Log Management and Analytics

Explore the full capabilities of Log Management and Analytics powered by SolarWinds Loggly

View Product Info

FEATURES

Infrastructure Monitoring Powered by SolarWinds AppOptics

Instant visibility into servers, virtual hosts, and containerized environments

View Infrastructure Monitoring Info

Application Performance Monitoring Powered by SolarWinds AppOptics

Comprehensive, full-stack visibility, and troubleshooting

View Application Performance Monitoring Info

Digital Experience Monitoring Powered by SolarWinds Pingdom

Make your websites faster and more reliable with easy-to-use web performance and digital experience monitoring

View Digital Experience Monitoring Info
Use Cases

Logging From Windows – Getting Started

Start Free Trial

Fully Functional for 30 Days

Logging is everywhere. Few technologies or techniques are as omnipresent in the technology world as logging. You can find logging in applications and in web and application servers. Operating systems also generate logs, and so do database systems. Since logging can manifest itself in so many ways, sometimes it makes sense to focus on one logging flavor at a time. In this post, we’ll cover Windows logging.

 

We’ll start with some basics about logging in general, following the typical what-why-how formula. Afterward, we’ll get to the Windows-specific part. We’ll cover the fundamentals of Windows logging, how to access the Windows Event Viewer, and more.

 

Logging 101

Let’s start by covering some fundamentals of logging in general. What is logging? Why should you care about it?

 

 

If you’re familiar with logging, you can skip this section. Otherwise, keep reading and you’ll learn interesting fundamentals about logging.

 

What Is Logging?

When talking about fundamental concepts, I like to use a what-why-how structure.

 

Logging is the process of recording log entries to some form of permanent medium so you can read them later. People often talk about log files, but the number of possible logging targets is staggering. So the question then becomes, what are log entries?

 

You can think of log entries—or simply logs—as messages about events. An event here means something relevant happened in some piece of an IT infrastructure. Applications produce logs, but so do servers, databases, web servers, garbage collectors, operating systems, and more. An event doesn’t have to be a bad thing, though it often is. Benign events—such as a user successfully accessing their profile on a web application—might also result in the creation of a log entry.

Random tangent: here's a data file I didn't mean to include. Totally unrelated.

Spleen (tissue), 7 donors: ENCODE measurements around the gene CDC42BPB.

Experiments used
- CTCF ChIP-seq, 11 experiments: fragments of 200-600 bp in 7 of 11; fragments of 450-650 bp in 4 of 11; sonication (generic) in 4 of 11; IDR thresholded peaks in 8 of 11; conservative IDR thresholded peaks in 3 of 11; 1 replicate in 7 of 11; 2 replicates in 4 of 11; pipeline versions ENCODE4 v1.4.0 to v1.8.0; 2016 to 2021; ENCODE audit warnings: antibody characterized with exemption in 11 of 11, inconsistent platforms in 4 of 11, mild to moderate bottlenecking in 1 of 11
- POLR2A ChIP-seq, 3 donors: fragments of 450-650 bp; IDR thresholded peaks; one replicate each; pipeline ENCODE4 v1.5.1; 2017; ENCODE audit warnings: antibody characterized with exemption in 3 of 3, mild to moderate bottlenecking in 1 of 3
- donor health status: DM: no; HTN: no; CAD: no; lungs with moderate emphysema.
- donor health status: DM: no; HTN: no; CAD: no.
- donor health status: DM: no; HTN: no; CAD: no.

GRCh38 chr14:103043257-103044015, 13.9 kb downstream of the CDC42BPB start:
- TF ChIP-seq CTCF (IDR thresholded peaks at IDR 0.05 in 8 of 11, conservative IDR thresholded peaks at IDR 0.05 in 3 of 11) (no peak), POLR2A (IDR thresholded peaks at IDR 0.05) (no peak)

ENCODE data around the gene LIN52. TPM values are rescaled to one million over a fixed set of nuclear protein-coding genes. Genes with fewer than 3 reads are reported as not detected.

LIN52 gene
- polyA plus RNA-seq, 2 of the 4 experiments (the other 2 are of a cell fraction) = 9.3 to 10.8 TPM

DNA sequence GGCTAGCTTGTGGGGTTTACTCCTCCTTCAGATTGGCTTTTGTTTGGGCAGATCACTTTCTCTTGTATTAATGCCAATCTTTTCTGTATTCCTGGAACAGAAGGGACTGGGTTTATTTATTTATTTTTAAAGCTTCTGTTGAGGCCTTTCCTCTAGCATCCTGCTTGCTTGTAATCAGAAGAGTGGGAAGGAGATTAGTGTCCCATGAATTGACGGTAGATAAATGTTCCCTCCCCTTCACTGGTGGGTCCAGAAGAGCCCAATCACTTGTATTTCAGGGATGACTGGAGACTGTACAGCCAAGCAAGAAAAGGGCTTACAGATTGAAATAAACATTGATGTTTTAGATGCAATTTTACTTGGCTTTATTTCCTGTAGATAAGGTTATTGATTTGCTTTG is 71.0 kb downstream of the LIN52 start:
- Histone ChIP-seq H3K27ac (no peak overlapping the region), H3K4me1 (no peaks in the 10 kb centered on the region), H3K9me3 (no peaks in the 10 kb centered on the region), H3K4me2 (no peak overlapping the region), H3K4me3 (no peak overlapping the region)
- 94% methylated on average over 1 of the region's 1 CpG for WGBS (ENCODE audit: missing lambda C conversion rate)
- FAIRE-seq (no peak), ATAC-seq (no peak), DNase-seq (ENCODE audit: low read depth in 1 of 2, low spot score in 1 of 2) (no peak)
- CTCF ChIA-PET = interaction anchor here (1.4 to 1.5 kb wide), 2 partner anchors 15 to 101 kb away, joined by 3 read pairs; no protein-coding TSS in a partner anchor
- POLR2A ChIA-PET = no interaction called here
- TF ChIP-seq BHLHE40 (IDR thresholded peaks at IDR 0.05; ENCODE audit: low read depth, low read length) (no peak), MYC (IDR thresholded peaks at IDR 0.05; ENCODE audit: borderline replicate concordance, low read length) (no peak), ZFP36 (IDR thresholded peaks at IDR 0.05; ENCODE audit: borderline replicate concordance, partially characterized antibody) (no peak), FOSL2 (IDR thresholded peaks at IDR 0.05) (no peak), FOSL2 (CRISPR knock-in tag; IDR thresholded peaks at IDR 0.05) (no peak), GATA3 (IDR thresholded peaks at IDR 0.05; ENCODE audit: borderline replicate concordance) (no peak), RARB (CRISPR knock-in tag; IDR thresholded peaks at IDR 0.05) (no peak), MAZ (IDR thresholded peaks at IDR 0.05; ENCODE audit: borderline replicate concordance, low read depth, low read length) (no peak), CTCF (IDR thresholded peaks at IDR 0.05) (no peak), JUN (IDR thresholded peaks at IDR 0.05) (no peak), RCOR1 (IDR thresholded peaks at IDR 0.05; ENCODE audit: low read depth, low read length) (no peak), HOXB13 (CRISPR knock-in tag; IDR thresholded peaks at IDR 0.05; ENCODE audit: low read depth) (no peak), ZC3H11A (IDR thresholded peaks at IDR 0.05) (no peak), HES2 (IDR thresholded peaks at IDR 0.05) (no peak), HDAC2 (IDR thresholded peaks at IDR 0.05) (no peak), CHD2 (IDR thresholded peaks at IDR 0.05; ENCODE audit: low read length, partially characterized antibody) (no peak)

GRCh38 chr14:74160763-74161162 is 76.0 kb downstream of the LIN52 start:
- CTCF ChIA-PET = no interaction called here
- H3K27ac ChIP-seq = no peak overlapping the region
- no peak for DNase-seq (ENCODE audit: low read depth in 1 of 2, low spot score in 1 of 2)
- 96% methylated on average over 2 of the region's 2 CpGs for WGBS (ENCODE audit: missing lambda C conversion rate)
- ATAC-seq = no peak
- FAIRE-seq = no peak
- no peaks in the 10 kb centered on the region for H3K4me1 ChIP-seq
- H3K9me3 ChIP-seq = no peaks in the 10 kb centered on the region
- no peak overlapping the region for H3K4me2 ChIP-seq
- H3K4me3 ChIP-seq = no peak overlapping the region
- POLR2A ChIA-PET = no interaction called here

Why Do We Need Logging?

The main justification people give for logging is that it helps them troubleshoot and fix problems. In many scenarios, logging is the only window you might have into the chaotic and unpredictable world of a production environment.

 

Logging can be much more than a helpful aid for troubleshooting, though. You can also use it in a proactive way to stop problems before they even happen. This is possible with log analysis, which allows you to extract valuable insights from your centralized logs you might have otherwise missed.

 

Think about it: logs are present in every part of your IT infrastructure. Because of this, they’re uniquely positioned to offer a glimpse into every part of your information system. By correlating data from logs across disparate sources, you gain the ability to detect trends across your entire IT infrastructure, enabling you to stop potential problems long before they become destructive.

 

How Do You Perform Logging?

How is logging performed in practice? The specifics obviously depend on the type of logging we’re talking about.

 

When it comes to application logging, for instance, the general recommendation is to avoid implementing your own logging solution. Rather, you should leverage one of the available logging libraries targeting your specific environment. For Java, for example, you should use something like Log4j2. If you live in .NET Land, on the other hand, you might try NLog or Serilog.

 

Regardless of log types and your current platform, another essential aspect of logging you shouldn’t overlook is logging levels. It doesn’t matter if you’re logging from Ruby on Rails, Python, or Node.js—you should apply adequate and consistent log levels to each event every time you log.